Cheerleaders and Laches

Monday the U.S. Supreme Court agreed to hear cases on patent laches, SCA Hygiene Products Aktiebolag et al. v. First Quality Baby Products, LLC et al., and copyright protection for clothing, Star Athletica, LLC v. Varsity Brands, Inc. In SCA Hygiene, the Supreme Court will review the Federal Circuit’s decision that laches remains a viable defense in patent cases, despite the Supreme Court’s 2014 ruling in Petrella v. Metro-Goldwyn-Mayer, Inc. In Petrella, the Supreme Court held that laches cannot bar copyright claims that accrued within the three years from commencement of suit, except in extraordinary cases for equitable relief.  In   Read More »

Posted in Copyright Litigation, IP and Technology Litigation, Patent Litigation | Tagged , , ,

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Ninth Circuit: Copyright Holders Must Consider Fair Use Before Sending DMCA Takedown Notices

The Ninth Circuit held last week in Lenz v. Universal Music Corp. (the “dancing baby” case) that a copyright holder must consider fair use before sending a takedown notice under the Digital Millennium Copyright Act (DMCA). Without first considering fair use, the copyright holder cannot have formed the required subjective good faith belief that the use was infringing. Stephanie Lenz and the Electronic Frontier Foundation sued Universal Music Group in 2007 after Universal sent Lenz a takedown notice for a 29-second video she posted to YouTube of her son dancing to Prince’s “Let’s Go Crazy.” Lenz claimed the video was   Read More »

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Dish’s PrimeTime Anytime and AutoHop Unlikely to Infringe Fox’s Copyrights

Dish Network offers its customers the “Hopper”—a set-top box that combines video on demand (VOD) and digital video recorder (DVR) functionality.  The Hopper uses “PrimeTime Anytime” and “AutoHop” to automatically record TV shows and skip commercials in those shows.  Fox sued Dish, claiming these services infringed Fox’s copyrights, and moved for a preliminary injunction.  The Central District of California denied the injunction, and the Ninth Circuit affirmed, ruling Fox was unlikely to succeed in proving copyright infringement. PrimeTime Anytime automatically records primetime TV shows on the four major broadcasting networks once a user activates the service so the user can   Read More »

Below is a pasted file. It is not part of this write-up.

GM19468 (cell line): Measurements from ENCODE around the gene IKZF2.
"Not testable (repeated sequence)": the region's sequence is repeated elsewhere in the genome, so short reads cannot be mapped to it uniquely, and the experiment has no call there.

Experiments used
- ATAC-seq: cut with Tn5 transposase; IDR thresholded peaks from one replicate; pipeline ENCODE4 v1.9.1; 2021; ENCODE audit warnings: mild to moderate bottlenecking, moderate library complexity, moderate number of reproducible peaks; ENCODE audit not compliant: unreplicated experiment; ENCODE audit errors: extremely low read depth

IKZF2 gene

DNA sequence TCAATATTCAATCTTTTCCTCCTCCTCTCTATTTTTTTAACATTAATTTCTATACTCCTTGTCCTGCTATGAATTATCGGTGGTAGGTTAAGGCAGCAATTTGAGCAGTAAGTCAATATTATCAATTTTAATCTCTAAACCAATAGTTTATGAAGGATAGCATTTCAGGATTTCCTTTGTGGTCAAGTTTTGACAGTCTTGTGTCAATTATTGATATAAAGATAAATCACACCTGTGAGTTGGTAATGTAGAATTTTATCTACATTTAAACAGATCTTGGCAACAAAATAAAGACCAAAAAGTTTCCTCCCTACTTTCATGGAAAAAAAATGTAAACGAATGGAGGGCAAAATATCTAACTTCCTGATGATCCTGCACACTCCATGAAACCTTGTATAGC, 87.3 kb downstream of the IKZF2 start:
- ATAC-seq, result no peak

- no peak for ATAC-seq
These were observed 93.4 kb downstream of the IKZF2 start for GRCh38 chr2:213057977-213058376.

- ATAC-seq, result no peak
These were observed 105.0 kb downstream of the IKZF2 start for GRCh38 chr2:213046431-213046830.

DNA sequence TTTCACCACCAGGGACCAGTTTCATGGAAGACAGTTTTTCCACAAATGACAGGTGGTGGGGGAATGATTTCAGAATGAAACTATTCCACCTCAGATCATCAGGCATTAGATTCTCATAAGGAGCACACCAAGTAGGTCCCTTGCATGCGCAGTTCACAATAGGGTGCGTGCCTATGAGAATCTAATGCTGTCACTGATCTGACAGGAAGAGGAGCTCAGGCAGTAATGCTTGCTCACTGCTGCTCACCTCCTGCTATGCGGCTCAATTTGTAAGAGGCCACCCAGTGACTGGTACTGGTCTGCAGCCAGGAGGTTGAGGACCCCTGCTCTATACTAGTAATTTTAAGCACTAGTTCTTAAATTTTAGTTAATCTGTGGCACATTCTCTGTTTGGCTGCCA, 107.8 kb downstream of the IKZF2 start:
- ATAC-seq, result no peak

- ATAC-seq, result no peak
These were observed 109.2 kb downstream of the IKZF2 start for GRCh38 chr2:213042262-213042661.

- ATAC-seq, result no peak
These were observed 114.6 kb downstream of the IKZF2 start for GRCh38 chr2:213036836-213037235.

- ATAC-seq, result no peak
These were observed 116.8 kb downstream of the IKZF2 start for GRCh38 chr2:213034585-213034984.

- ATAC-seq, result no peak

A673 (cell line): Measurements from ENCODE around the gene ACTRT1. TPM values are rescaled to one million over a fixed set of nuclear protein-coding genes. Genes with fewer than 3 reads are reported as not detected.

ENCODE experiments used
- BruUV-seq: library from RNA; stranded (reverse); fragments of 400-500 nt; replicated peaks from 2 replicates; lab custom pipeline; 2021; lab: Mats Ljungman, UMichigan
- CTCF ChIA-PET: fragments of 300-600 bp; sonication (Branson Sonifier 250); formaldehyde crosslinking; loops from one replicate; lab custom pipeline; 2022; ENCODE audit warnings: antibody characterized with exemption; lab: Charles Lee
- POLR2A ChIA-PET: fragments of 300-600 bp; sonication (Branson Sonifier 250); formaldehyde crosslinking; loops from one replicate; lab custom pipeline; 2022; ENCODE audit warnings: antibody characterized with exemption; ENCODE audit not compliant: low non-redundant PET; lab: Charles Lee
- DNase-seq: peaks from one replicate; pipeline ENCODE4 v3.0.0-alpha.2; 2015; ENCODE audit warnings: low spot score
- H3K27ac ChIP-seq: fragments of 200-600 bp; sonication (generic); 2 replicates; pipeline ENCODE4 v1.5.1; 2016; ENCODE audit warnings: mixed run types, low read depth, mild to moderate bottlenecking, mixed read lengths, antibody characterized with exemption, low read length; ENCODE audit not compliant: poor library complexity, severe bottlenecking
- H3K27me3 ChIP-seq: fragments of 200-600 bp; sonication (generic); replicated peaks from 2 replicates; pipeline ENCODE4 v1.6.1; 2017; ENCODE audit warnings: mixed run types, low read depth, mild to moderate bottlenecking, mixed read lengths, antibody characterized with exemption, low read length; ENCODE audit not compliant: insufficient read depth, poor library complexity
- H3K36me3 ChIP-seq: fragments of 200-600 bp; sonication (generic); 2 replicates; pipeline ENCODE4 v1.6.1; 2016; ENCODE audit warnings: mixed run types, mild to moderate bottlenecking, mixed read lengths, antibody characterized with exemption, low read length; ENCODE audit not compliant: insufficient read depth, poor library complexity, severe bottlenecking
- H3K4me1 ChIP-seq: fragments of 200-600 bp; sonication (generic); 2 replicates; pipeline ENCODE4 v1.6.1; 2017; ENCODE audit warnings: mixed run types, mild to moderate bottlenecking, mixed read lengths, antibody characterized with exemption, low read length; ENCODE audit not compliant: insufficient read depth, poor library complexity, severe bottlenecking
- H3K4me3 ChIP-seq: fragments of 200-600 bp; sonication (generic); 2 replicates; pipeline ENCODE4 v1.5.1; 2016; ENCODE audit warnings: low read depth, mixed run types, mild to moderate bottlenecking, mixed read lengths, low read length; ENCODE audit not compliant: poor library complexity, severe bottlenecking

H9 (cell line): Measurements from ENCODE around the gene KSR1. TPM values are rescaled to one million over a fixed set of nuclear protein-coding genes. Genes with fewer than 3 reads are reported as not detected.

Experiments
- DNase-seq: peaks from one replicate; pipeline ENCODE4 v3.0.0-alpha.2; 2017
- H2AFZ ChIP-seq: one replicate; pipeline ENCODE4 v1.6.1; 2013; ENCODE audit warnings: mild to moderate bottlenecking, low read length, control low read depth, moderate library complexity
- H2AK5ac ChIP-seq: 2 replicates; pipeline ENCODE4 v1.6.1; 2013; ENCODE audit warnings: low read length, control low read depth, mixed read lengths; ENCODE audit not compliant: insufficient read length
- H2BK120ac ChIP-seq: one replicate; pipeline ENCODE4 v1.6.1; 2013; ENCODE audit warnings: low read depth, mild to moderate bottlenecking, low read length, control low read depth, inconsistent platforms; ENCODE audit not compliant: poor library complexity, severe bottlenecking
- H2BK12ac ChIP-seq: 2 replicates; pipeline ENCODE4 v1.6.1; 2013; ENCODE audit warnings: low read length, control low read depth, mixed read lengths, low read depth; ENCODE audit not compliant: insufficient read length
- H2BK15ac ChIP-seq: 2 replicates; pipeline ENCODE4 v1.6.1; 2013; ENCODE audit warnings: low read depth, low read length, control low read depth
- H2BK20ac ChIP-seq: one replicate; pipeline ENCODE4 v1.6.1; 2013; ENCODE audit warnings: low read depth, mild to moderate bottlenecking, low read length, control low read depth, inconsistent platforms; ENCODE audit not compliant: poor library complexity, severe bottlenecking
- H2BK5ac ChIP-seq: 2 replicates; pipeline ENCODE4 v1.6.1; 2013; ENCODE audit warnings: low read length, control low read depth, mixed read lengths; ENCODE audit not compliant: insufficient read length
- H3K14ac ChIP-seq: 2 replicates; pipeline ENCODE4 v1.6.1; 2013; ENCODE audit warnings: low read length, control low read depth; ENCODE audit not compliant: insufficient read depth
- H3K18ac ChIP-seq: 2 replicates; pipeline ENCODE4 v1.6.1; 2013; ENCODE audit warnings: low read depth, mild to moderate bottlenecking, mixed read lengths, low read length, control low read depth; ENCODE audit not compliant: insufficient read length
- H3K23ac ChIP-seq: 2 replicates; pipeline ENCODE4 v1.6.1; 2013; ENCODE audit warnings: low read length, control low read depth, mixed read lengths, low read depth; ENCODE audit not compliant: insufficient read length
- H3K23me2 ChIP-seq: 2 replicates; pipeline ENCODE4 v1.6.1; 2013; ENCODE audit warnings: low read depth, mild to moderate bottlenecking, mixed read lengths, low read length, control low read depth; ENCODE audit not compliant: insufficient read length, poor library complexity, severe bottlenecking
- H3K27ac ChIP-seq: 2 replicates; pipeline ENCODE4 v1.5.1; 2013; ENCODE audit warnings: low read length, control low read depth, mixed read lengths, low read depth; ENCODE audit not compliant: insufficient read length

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The Ninth Circuit Clarifies Scope of DMCA Safe-Harbor Provision

The Ninth Circuit Court of Appeals has clarified the scope and nature of liability for online service providers when users upload infringing content to services such as media hosting sites.  The Ninth Circuit’s March 14, 2013 decision vacated and replaced the court’s prior decision in UMG Recordings v. Shelter Capital Partners, 667 F.3d 1022 (2012) (“Veoh 1”), which it had withdrawn when the Second Circuit issued its opinion in a case brought by media giant Viacom against YouTube that presented similar issues.  Viacom Int’l v. YouTube, 676 F.3d 19 (2012) (“YouTube”).  The court’s new decision (“Veoh 2”) removes potential inconsistencies   Read More »

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Supreme Court Rejects Challenges to Congressional Authority to Modify Public Domain

The United Supreme Court on January 18, 2012 in Golan v. Holder rejected a challenge to Congress’ authority to modify the copyright status of certain foreign works previously in the public domain.  Writing for the Court, Justice Ginsburg rejected petitioners’ assertion that once a work has entered the public domain it must forever remain there, and that Congress had no power to alter the public domain status of a work. In 1994, Congress gave works enjoying copyright protection outside of the United States the same full term of protection as U.S. works by fully implementing the Berne Convention for the   Read More »

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